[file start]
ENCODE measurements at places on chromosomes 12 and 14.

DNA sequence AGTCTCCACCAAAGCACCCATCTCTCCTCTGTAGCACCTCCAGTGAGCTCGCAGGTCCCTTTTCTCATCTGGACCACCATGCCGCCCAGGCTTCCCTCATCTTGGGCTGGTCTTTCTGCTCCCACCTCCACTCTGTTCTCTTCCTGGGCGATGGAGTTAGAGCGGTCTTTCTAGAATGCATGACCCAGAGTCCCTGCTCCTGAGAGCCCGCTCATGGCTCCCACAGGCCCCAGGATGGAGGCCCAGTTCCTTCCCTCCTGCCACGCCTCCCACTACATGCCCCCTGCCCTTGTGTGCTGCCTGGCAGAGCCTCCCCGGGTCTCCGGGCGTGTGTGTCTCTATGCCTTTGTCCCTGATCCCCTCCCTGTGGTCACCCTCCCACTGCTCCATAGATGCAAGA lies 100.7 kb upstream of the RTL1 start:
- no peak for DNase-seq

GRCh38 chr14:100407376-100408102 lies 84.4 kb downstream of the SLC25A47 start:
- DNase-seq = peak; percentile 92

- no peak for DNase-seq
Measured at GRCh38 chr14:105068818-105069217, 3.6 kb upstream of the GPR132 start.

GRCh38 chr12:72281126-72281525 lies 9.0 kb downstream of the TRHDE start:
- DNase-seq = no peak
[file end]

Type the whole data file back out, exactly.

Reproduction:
ENCODE measurements at places on chromosomes 12 and 14.

DNA sequence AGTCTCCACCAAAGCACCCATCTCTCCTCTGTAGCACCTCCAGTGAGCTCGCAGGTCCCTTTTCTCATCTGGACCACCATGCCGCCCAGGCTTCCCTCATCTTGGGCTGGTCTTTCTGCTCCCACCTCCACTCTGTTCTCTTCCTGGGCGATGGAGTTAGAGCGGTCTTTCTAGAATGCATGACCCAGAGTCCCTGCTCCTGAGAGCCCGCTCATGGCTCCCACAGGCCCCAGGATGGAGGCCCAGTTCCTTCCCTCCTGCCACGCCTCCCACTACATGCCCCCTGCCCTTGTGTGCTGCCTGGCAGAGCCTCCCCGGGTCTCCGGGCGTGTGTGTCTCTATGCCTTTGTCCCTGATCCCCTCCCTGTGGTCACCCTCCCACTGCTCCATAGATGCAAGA lies 100.7 kb upstream of the RTL1 start:
- no peak for DNase-seq

GRCh38 chr14:100407376-100408102 lies 84.4 kb downstream of the SLC25A47 start:
- DNase-seq = peak; percentile 92

- no peak for DNase-seq
Measured at GRCh38 chr14:105068818-105069217, 3.6 kb upstream of the GPR132 start.

GRCh38 chr12:72281126-72281525 lies 9.0 kb downstream of the TRHDE start:
- DNase-seq = no peak